Speech and language intervention for language impairment in patients in the FTD-ALS spectrum.

Speech and language intervention for language impairment in patients in the FTD-ALS spectrum. Hell J Nucl Med. 2019 Jan-Apr;22 Suppl:133-146 Authors: Kiousi V, Arnaoutoglou M, Printza A Abstract Amyotrophic lateral sclerosis (ALS) is the most common neurodegenerative disease that belongs to the group of motor neuron diseases. Motor deficits like reduce in tongue strength, may coexist with cognitive deficits compatible with frontotemporal dementia (FTD), also known as frontotemporal lobar degeneration (FTLD). FTD is a neurodegenerative syndrome with two main clinical variants: behavioral (bvFTD) and language or Primary Progressive Aphasia (PPA). ALS and FTD have significant clinical and neuropathological overlapping so that for some researchers they are "the ends of the same disease spectrum". A key intervention in this patient population is the speech language therapy (SLT), a specific form of cognitive intervention, which evaluates communication skills and designs a personalized intervention plan to improve communication abilities. It has been used in patients with aphasia of different etiologies and has been shown to be effective. There is limited research in SLT interventions in patients in FTD-ALS spectrum, and the initial findings indicate success to some extent. Due to progressive neurodegeneration in FTD-ALS spectrum, the main goal of the intervention is not the complete rehabilitation of linguistic deficits but the reduction and, if poss...
Source: Hellenic Journal of Nuclear Medicine - Category: Nuclear Medicine Tags: Hell J Nucl Med Source Type: research

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Conclusions: The association between selective autoimmune disease and neurodegenerative disorders unified by the underlying pathology frontotemporal lobar degeneration with TDP-43–positive inclusions (FTLD-TDP) extends to C9 and FTD/MND cohorts, providing further evidence that select autoimmune inflammation may be intrinsically linked to FTLD-TDP pathophysiology.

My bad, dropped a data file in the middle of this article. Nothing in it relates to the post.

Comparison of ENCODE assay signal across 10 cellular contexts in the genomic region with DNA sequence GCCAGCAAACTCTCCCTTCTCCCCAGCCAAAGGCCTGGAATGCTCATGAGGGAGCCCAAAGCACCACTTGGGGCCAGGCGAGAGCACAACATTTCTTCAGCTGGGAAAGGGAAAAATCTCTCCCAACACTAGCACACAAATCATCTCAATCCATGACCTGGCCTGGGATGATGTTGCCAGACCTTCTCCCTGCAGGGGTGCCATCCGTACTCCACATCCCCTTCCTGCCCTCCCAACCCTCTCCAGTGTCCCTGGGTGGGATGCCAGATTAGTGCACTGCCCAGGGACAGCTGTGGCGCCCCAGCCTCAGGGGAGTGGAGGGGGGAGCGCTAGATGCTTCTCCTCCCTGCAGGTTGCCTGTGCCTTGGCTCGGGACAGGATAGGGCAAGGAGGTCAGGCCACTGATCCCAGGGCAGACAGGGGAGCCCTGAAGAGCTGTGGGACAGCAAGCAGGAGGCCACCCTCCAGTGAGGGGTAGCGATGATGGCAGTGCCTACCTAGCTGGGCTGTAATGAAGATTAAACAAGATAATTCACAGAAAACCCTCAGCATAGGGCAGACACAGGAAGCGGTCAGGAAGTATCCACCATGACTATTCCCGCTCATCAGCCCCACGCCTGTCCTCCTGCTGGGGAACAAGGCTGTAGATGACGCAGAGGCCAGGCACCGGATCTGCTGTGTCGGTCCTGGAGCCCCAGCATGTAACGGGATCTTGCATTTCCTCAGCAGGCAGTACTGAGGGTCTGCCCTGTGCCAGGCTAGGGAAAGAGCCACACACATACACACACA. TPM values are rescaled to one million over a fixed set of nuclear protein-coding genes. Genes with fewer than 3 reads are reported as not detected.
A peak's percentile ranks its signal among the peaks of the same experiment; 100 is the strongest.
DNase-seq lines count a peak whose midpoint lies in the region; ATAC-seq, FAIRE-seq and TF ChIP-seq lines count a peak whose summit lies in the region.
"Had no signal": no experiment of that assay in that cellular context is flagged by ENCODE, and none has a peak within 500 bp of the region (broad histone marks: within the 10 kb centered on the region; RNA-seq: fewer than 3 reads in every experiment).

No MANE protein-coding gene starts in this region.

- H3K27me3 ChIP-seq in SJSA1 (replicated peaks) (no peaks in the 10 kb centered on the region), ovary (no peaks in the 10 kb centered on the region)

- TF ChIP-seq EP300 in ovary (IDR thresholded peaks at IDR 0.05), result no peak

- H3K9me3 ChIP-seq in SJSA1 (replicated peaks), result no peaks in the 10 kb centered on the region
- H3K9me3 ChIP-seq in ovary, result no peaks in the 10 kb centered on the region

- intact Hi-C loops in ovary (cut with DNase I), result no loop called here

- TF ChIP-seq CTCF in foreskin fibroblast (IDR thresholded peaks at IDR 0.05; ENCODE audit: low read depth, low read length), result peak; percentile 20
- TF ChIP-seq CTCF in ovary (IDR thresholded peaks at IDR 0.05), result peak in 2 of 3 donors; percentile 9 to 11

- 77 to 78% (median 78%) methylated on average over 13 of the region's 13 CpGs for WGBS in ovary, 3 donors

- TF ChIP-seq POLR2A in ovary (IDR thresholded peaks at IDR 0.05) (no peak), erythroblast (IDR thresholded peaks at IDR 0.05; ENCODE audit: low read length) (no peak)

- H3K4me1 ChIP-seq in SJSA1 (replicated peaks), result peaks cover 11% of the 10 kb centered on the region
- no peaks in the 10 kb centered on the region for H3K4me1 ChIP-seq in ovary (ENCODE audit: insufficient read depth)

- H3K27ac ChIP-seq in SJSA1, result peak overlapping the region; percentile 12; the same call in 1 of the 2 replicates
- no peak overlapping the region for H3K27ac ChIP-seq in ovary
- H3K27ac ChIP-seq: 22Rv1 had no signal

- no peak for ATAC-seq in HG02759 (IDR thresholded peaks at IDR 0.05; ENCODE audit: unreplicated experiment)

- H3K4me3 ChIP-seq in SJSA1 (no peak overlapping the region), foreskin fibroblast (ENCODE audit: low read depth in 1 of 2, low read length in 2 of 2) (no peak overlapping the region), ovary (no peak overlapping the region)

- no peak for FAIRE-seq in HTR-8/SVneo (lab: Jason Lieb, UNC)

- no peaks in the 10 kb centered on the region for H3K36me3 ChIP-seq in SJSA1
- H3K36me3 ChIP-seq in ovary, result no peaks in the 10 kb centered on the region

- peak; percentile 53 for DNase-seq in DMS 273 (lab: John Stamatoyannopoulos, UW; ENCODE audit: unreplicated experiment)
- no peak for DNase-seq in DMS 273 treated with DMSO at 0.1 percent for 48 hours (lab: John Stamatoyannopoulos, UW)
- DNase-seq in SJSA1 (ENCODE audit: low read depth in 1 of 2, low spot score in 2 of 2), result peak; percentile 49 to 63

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Conclusion: OCs most frequently occur prior to the clinical diagnosis of FTD (in 78.3[percnt] of cases, 0 to 27 years before) and also co-occur with other psychiatric conditions like anxiety, depression and psychosis. Late-onset OCs can precede frank FTD, and thus merit further attention as an early marker of FTD.Disclosure: Dr. Santibanez has nothing to disclose. Dr. Sepehry has nothing to disclose. Dr. Feldman has received personal compensation for activities with Merck, Eli Lilly and Arena and Eisai and Genentech Banne as a member of safety and diagnostic monitoring committees. Dr. Hsiung has received research support f...
Source: Neurology - Category: Neurology Authors: Tags: Frontotemporal Dementia and Amyotrophic Lateral Sclerosis Source Type: research
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